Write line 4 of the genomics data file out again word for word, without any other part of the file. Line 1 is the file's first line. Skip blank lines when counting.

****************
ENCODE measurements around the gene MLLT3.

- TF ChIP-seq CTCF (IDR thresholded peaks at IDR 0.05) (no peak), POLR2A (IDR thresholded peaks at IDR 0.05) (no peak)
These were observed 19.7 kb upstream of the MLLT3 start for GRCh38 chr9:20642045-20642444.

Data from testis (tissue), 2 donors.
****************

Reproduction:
Data from testis (tissue), 2 donors.